Law enforcement now believes they can do anything they want to achieve their ends. Because they're idiots who don't know or care about the law.

The people rolling out these laws aren't idiots. They know exactly what they are doing and what they want to achieve. We, however, have no idea what the end-game is.

Comment: Re:TIL about wiretapping without wires (Score 3, Interesting) 93

I always assumed that the exception to anti-wiretapping laws for pen registers was some kind of case law.

I speaking from readings of Australian law as it seems we are on the leading edge of destroying the freedom and point of western democracies, however my understanding of the parallel US Act is that this right would have been repealed in the Patriot Act or another act shortly after that one. Specifically US law should now allow for wire-taps/voice-mail/sms and email surveillance without an 'interception warrant' regardless of any case law before 2001. I don't know for sure, but I'd be very surprised if US law doesn't allow the same. Of course it was only meant for Intelligence agencies to us against terrorist operations.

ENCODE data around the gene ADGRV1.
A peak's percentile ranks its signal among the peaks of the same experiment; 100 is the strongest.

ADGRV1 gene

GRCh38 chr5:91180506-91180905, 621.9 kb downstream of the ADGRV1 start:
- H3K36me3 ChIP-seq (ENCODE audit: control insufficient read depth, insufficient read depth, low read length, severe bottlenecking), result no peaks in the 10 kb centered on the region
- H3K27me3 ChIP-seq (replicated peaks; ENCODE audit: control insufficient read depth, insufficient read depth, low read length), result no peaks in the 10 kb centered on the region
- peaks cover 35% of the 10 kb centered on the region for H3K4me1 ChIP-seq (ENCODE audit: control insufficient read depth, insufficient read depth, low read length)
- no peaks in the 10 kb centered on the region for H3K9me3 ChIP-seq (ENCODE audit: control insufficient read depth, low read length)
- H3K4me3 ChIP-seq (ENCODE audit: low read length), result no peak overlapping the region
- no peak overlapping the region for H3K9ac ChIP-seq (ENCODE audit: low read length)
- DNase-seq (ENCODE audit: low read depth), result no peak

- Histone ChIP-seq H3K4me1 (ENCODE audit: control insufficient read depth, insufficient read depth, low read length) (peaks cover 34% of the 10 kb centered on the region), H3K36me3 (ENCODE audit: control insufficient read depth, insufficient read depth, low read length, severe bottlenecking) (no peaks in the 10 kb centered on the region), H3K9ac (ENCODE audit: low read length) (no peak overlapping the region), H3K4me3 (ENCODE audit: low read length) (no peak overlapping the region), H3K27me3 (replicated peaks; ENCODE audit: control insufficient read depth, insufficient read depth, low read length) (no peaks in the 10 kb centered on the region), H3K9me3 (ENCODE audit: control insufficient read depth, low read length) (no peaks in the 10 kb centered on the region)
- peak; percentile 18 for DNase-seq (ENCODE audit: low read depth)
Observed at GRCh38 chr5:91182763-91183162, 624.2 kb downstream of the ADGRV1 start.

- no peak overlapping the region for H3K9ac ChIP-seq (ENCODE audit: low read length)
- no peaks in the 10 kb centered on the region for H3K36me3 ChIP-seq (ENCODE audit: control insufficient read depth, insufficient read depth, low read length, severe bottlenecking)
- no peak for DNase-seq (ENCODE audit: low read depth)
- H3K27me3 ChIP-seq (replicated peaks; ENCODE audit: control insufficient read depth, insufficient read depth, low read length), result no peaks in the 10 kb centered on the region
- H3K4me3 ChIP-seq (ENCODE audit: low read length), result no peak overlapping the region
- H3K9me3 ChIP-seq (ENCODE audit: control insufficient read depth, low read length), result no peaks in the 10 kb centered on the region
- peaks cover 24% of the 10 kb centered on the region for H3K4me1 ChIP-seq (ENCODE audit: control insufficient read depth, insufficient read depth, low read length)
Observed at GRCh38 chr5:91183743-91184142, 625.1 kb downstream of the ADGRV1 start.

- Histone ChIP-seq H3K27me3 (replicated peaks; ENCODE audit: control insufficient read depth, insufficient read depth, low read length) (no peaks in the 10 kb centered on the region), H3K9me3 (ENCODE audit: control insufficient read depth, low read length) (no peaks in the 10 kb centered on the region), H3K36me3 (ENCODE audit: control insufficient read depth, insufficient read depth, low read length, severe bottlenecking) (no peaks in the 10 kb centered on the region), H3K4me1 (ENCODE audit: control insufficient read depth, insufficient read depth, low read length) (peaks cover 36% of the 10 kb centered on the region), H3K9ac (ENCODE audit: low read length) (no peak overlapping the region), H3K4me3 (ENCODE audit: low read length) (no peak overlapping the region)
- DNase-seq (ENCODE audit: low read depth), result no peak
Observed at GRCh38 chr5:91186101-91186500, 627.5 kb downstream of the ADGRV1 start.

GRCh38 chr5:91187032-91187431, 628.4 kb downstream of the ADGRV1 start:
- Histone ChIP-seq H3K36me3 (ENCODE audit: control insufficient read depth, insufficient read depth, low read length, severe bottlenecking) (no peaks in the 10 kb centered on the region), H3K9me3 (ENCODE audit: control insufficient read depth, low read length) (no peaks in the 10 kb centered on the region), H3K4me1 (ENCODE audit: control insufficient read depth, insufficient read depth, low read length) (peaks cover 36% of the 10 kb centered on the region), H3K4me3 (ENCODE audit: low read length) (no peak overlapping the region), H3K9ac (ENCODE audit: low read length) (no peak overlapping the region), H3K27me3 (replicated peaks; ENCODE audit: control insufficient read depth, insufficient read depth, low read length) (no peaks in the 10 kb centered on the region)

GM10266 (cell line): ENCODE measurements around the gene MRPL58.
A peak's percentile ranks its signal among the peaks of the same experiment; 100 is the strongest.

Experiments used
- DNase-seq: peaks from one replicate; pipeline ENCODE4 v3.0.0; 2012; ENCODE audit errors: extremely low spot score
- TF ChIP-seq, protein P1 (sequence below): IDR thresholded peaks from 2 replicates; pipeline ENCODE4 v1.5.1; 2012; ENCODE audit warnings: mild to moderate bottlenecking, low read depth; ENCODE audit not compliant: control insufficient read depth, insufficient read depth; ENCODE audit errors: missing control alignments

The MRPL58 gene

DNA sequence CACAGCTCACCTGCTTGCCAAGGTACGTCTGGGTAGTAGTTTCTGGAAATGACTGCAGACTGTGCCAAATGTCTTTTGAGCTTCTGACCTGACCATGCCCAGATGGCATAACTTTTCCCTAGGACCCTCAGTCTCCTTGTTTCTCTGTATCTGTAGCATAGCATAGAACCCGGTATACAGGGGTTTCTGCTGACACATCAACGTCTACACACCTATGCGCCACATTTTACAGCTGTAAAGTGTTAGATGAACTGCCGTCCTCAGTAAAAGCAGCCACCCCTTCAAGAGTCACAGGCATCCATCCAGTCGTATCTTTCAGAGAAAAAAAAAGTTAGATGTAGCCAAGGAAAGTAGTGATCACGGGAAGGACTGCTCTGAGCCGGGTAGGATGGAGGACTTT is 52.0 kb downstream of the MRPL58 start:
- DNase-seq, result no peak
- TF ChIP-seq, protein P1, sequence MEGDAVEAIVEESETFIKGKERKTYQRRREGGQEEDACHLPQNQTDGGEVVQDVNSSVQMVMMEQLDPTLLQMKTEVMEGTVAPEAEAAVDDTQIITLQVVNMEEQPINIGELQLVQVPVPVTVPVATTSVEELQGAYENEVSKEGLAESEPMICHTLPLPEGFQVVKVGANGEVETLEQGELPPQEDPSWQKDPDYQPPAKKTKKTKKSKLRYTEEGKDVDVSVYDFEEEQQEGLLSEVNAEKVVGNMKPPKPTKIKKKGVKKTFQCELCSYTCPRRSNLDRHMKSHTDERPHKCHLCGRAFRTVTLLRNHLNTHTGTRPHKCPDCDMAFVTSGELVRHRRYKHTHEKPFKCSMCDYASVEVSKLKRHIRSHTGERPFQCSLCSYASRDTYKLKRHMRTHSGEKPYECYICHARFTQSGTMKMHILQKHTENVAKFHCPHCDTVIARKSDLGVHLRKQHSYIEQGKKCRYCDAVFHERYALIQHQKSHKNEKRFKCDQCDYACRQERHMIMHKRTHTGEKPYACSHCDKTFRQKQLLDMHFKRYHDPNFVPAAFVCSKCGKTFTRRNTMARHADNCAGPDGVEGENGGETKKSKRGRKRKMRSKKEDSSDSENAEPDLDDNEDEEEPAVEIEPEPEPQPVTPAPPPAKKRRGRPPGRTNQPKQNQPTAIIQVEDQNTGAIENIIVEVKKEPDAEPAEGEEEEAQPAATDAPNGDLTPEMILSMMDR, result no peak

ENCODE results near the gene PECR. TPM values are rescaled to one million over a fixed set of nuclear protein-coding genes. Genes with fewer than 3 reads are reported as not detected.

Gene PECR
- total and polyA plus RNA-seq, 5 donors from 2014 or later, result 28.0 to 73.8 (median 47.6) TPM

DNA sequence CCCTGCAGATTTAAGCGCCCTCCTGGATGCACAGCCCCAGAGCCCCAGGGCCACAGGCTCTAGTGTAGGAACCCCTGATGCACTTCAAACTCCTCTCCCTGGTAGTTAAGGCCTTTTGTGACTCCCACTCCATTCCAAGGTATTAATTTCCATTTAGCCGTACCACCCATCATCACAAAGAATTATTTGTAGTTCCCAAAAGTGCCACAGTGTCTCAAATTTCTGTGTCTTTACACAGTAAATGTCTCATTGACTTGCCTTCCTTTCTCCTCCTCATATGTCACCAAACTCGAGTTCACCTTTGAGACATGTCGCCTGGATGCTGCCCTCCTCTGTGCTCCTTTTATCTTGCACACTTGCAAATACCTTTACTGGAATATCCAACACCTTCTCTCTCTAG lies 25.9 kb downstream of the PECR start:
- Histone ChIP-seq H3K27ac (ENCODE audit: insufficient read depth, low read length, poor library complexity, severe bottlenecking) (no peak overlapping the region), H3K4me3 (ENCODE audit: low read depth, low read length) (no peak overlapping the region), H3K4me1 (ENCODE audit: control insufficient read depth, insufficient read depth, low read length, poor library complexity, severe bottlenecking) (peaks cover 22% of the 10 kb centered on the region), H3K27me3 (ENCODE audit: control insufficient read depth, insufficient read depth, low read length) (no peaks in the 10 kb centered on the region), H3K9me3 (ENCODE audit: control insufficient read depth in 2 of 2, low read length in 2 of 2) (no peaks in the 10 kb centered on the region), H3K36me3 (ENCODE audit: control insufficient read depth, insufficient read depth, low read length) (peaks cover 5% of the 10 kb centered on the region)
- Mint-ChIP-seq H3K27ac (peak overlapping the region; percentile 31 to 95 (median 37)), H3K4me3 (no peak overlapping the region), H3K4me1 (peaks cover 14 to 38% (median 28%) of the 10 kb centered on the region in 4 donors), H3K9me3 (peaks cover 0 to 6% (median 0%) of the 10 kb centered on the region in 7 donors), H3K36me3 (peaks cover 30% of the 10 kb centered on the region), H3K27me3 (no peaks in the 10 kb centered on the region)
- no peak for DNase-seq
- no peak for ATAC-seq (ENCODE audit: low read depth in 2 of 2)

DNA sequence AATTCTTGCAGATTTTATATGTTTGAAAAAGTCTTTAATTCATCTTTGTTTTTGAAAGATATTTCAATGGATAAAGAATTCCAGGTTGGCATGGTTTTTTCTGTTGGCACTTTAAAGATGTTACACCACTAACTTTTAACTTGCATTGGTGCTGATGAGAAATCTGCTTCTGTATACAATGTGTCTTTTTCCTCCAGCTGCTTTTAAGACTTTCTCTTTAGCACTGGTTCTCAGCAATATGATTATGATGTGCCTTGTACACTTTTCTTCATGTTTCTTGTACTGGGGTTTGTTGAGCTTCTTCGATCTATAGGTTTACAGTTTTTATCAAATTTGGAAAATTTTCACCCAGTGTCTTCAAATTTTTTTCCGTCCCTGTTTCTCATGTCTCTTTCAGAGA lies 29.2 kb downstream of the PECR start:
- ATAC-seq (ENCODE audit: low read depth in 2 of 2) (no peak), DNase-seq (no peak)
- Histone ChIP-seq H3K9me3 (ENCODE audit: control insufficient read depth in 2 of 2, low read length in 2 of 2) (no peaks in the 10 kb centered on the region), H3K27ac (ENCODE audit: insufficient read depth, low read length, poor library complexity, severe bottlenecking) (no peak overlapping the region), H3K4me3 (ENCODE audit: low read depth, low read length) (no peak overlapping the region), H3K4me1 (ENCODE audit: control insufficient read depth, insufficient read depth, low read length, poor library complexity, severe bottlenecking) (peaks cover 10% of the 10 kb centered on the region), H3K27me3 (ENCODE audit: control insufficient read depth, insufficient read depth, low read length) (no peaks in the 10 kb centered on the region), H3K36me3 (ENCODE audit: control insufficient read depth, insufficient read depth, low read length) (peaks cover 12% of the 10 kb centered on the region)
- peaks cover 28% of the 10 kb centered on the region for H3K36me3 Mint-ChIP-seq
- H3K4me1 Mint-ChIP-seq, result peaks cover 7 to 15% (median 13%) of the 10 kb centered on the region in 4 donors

It seems because we don't have a bill of rights like the US or UK the laws get framed here, tested, passed and then the US/UK take out the unconstitutional bits and pass that. I note that the fucked laws passed here because the population are largely apathetic, then they seem to make it to the US/UK lawmakers roughly a year later.

Comment: Re:Are they LEOs (Score 4, Insightful) 93

At a 2008 "distressed investors" forum, Ron Bloom, appointed Senior Counselor to President Obama for Manufacturing Policy in September 2009, said:

"Generally speaking, we get the joke. We know that the free market is nonsense. We know that the whole point is to game the system, to beat the market. Or at least find someone who will pay you a lot of money, 'cause they're convinced that there is a free lunch. We know this is largely about power, that it's an adults-only, no-limit game. We kind of agree with Mao, that political power comes largely from the barrel of a gun."